By Elaine Dunn
The fifth day of the fifth lunar month is when Chinese the world over traditionally celebrate Dragon Boat Festival – a day that commemorates the suicide of the scholar and statesman Qu Yuan, around 278 B.C. China Insight covered the folklore surrounding this day, also known as DuanWu Festival in its “What’s the occasion” series in June 2013.
The festival falls on June 2 this year. And in the ultra modern city of Hong Kong, this festival has become one huge party on water. Between June 6-8, it will be hosting one of the highest-profile international sporting events associated with the festival - the China Construction Bank Hong Kong International Dragon Boat Races in Victoria Harbour. This three-day event is jointly organized by the Hong Kong China Dragon Boat Association and Hong Kong Tourism Board. Approximately 5,000 top international dragon boat athletes will be participating in three days of intense paddling. Teams come from nearby Asian countries such as mainland China, Singapore, South Korea, Taiwan, and as far away as Canada, Germany, U.K. and the U.S. Spectators on land will gather for “boats, beer and cheers.”
After the race, everyone (spectators and athletes) moves on to the San Miguel Beer Fest for music, dance and jugs of San Mig!
Other races that take place on the proper festival day itself, which happens to be a holiday in Hong Kong, include:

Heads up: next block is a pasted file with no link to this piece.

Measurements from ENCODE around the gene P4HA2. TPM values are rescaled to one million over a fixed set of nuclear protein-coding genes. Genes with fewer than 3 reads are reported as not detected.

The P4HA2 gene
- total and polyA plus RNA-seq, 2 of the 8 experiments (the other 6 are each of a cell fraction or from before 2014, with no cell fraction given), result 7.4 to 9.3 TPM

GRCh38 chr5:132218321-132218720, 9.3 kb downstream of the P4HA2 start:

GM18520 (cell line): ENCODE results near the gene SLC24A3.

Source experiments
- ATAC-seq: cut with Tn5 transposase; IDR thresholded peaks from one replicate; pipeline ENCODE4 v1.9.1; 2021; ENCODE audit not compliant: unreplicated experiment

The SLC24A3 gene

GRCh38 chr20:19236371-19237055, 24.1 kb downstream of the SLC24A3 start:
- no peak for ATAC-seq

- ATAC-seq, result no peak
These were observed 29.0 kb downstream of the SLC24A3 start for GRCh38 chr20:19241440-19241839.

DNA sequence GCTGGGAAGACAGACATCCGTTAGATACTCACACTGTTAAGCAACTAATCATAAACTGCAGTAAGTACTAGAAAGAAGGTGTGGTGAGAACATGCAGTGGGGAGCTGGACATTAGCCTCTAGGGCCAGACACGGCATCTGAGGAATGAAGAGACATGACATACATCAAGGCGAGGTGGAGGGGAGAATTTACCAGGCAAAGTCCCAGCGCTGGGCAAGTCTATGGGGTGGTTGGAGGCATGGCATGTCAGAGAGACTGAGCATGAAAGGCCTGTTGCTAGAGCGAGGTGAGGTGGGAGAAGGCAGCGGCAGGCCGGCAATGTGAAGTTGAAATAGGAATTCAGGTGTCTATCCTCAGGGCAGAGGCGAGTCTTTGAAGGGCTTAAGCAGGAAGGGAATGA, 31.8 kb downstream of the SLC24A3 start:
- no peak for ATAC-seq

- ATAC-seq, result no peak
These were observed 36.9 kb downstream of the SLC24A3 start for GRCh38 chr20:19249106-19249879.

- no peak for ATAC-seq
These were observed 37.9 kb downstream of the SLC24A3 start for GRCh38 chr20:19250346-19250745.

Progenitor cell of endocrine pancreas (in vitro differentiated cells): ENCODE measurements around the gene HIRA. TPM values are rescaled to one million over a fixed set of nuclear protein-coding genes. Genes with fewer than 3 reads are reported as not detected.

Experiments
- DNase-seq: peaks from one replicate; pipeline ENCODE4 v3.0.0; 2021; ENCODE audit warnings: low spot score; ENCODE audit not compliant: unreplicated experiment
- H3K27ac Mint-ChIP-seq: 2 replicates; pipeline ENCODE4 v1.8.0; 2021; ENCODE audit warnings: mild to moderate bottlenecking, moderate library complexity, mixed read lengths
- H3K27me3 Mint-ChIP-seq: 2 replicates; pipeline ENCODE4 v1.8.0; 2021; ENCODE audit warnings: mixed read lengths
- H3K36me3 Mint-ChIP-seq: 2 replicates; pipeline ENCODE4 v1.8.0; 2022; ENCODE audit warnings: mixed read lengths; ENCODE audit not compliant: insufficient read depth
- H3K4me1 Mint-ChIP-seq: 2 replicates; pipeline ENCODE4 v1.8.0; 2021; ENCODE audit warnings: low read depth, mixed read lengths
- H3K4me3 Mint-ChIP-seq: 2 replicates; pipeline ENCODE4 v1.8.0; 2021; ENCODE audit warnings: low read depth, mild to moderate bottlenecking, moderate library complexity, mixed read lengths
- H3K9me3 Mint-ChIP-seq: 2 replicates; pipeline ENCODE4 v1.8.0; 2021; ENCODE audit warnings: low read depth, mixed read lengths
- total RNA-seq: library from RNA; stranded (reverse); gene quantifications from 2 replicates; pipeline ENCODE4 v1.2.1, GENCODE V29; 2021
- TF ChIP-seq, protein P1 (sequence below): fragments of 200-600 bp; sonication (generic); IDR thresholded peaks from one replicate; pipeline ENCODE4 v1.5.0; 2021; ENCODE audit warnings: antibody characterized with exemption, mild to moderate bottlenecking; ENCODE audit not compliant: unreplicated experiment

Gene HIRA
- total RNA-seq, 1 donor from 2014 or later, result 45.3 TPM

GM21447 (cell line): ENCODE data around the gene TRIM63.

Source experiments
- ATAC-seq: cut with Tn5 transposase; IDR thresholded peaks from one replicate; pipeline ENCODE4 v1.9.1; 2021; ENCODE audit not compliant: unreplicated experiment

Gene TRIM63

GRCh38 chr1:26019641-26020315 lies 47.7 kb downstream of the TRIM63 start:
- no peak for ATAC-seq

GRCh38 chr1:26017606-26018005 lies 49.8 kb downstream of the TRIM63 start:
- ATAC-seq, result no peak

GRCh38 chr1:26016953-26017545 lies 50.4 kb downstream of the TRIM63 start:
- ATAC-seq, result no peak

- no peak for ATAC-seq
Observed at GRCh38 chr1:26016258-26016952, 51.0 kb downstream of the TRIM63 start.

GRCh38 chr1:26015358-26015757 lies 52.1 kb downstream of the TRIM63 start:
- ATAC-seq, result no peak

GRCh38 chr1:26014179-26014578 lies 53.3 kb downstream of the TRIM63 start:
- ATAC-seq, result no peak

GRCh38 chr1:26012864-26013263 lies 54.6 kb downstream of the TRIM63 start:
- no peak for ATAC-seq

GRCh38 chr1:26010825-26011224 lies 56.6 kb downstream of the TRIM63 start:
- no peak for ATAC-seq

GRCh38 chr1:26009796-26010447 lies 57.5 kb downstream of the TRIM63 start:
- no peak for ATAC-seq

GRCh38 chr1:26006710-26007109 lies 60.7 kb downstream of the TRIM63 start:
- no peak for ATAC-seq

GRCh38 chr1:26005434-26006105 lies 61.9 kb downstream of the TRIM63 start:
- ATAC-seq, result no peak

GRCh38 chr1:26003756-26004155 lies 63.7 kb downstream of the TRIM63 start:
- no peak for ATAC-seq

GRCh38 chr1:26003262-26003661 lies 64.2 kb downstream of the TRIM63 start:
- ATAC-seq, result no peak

SunLife Stanley International Dragon Boat Championships where some 200 local and international teams participate in the action and attract a crowd of over 30,000 spectators.
Water Parade in Tai O's Dragon Boat Festival, organized by three local fishermen associations to entertain the gods, this festival takes place amidst traditional stilt houses where dragon boats pull colorfully decorated sampans carrying temple deities in a water parade.
Aberdeen Dragon Boat Races takes place in the charming Aberdeen Fishing Village and spectators can watch from bamboo-canopied stands with advance tickets
Cheung Chau Dragon Boat Festival
Saikung Dragon Boat Festival
Most of the races are in the morning, leaving the afternoon to enjoy local town festivals and to sample some great fresh local seafood.
Can’t get to Hong Kong? Watch for the Twin Cities’ Dragon Festival in July.